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Interview With Mark Riley and Laura Blackburne of WLIB Radio, New York City

October 18, 1994

Mr. Riley. Mr. President, good morning.

Mr. Riley. Fine, thank you.

The President. Good morning. How are you?

Ms. Blackburne. Good morning, Mr. President.

Mr. Riley. Thank you so much for being with us.

The President. I'm glad to do it. It's nice to hear your voice.

President's Visit to New York City

Mr. Riley. Mr. President, you're coming here to New York tomorrow to speak to issues pertaining directly to the economy at a session that was called by Governor Mario Cuomo. Tell us a bit about this particular event.

The President. Well, I was invited by the Governor to speak there on the Governor's Leadership Conference on the Future of the Economy, and I wanted to come and talk about what we have done so far in the first 2 years of our administration to try to help bring back the national economy and the New York economy.

The unemployment rate in New York has dropped 2 percentage points since I've been President. New businesses are up; the business failure rate is down about 20 percent. We're moving forward. But there are still some significant challenges for the New York economy. There are still people who want jobs who don't have them. There are people who are stuck in jobs who aren't getting raises. There are still large numbers of people without health insurance. There are still some barriers to investment in inner cities and in some of your rural areas, too.

So what I want to do is talk about the partnership that I see unfolding in the next couple of years, how New York can make the most of the enterprise zone concept that I'm pushing, how New York can make the most of the community development banks that we just created to make loans to low income people in inner cities to start their own businesses and to get investment flowing. I just want to talk about how we can bring this economy back even more and how the people who haven't been touched by the recovery can be helped.

Community Development and Job Creation

Ms. Blackburne. Mr. President, I wanted to ask you, many of the people that are in the WLIB listening area are very much affected by the fact that jobs are not available to them. We have people involved in their own entrepreneurial efforts who are being frustrated. Part of it is seen as an unwillingness on the part of the Republican administration to target jobs to people in the African-American community. How would your partnership address that?

The President. It would do that in several ways. First of all, we're trying to make the African-American community more accessible to capital to start jobs. One real problem we have in America is that once areas get high unemployment rates and people leave it, don't invest there, it's almost impossible to get loans to start businesses and to begin them. Floyd Flake, a Congressman from Queens, has been particularly active in working to help to set up a new network of development banks around the country so that we can get money, capital, into these areas to start businesses.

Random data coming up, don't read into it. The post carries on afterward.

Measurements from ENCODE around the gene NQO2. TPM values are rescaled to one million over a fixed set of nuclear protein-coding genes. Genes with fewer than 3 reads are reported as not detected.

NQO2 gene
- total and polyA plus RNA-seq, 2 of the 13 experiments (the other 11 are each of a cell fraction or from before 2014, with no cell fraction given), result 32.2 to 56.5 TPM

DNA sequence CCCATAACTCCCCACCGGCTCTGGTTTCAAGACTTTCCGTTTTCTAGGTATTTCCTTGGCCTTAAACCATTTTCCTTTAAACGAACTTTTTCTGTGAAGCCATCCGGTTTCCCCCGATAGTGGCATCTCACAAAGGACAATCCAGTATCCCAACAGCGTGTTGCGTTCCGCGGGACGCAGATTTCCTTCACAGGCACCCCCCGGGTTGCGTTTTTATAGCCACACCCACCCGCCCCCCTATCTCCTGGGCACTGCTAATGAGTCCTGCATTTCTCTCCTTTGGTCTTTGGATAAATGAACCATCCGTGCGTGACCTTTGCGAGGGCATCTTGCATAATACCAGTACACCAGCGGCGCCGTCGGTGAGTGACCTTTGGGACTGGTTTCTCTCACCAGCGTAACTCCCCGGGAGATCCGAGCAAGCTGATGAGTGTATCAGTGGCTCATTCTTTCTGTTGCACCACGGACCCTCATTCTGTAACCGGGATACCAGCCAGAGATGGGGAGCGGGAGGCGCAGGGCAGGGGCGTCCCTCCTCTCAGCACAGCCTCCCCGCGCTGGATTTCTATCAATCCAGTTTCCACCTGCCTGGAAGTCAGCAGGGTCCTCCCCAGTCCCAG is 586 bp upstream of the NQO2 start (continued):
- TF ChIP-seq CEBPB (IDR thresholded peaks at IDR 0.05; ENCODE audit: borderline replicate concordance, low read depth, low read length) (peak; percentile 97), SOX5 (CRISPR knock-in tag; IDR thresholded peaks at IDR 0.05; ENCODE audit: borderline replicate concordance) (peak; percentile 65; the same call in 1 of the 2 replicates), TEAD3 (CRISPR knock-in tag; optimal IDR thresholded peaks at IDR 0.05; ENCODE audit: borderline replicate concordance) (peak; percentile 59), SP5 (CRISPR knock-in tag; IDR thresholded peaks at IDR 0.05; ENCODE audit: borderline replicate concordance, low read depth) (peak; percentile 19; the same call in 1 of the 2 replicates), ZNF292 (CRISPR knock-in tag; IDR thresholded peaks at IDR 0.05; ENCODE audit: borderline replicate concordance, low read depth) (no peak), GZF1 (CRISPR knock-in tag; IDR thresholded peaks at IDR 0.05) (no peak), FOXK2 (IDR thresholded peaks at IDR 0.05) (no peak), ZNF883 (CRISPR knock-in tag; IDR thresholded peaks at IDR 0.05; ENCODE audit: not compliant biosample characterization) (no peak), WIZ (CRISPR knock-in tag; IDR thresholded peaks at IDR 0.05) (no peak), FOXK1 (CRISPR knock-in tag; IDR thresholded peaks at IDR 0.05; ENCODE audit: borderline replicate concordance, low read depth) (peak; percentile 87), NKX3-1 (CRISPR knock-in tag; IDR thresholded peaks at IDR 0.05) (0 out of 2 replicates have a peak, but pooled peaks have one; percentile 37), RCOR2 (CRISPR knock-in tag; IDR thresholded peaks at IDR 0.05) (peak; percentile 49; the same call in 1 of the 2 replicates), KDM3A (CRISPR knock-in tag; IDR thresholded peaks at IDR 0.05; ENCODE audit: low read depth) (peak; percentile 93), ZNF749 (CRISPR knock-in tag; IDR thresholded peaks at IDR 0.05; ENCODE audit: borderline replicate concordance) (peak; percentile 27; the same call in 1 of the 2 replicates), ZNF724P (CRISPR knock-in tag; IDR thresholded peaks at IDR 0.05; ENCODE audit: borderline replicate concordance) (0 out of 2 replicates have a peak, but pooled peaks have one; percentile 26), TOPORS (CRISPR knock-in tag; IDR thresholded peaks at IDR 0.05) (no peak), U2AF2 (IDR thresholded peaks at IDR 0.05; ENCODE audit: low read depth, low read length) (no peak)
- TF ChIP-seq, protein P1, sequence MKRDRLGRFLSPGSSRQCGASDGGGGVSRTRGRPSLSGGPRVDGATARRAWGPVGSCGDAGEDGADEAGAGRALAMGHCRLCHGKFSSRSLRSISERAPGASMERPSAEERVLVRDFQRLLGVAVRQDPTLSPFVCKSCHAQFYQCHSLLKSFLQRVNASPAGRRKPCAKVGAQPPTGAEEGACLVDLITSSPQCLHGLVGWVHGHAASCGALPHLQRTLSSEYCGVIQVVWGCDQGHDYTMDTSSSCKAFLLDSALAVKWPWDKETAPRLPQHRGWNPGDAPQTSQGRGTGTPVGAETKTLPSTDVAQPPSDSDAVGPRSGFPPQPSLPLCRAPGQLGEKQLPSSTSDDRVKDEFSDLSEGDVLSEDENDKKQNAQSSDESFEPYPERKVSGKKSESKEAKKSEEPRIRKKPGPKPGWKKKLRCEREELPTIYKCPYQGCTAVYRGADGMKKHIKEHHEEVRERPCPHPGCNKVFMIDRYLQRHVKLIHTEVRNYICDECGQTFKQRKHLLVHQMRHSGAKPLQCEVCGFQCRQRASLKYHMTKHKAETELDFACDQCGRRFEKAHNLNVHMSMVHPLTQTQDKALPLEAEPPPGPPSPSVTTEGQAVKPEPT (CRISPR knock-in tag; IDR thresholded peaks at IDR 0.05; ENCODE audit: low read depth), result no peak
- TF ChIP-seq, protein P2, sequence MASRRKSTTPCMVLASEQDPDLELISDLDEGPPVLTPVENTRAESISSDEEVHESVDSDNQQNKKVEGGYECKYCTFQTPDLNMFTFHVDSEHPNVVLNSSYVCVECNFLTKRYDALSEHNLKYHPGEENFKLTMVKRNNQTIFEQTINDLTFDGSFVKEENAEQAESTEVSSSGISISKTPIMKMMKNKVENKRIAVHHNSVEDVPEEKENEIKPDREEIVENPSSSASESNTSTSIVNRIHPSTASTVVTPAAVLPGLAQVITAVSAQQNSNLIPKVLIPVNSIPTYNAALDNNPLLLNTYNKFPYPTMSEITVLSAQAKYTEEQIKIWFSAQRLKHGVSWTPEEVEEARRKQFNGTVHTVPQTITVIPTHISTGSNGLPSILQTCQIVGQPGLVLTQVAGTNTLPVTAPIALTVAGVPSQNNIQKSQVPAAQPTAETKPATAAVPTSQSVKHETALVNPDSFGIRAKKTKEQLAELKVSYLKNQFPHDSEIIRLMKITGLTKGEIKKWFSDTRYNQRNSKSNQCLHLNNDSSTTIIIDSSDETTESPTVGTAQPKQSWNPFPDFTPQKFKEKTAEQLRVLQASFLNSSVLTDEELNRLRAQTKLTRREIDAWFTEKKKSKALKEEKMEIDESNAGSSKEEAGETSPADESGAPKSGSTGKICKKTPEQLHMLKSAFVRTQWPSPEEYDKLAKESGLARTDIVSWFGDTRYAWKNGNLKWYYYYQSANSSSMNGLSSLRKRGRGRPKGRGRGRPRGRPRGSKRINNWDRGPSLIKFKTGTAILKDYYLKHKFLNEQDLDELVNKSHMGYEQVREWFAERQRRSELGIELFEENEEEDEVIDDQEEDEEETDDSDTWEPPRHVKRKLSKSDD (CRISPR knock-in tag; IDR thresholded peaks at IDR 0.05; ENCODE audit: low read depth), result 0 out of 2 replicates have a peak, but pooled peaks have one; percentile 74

If you look at the opportunities for economic growth within America, inner-city areas and rural areas, especially those that are heavily minority populated are a great opportunity for economic growth, because unemployment is high and the potential for consumer demand to grow is enormous. So the first thing we've got to do is to get some money in there.

The second thing we have to do is to try to increase direct investment in the form of infrastructure projects, community development projects. And one of the things that came out of the crime bill, for example, was a real commitment to try to put people to work at the grassroots level in neighborhoods, solving the problems of the neighborhoods there. And that will become a short-term boost in a lot of our cities throughout the country.

Over the long run, what we've got to do is get investment there. And the last thing I want to point out is that we really worked hard to increase the capacity of people in the inner cities to get the training they need to take the jobs that are opening up. Like New York, for example, has gained about 102,000 jobs in the private sector since I've been President. In the previous 4 years, New York lost 500,000 jobs. So there will still be a lot of people who once had jobs who don't now—that's 300,000 different—but it shows you we're coming back. What we've got to do is keep the jobs coming back and also make sure people who are unemployed can get those jobs.

Welfare Reform

Mr. Riley. Mr. President, I wanted to ask you about one initiative that you put forward this year, and that's specifically welfare reform.

There are a number of poor people and single mothers in our listening audience who feel demonized when the subject of welfare reform comes up, because it appears as though they are being stereotyped in terms of not wanting to work, not wanting to find a job, et cetera, when it has been the experience of many people in our community that this is not the case, that many people on public assistance want desperately to find jobs. Tell us how your welfare reform program would speak to this seeming demonization of single mothers and the poor.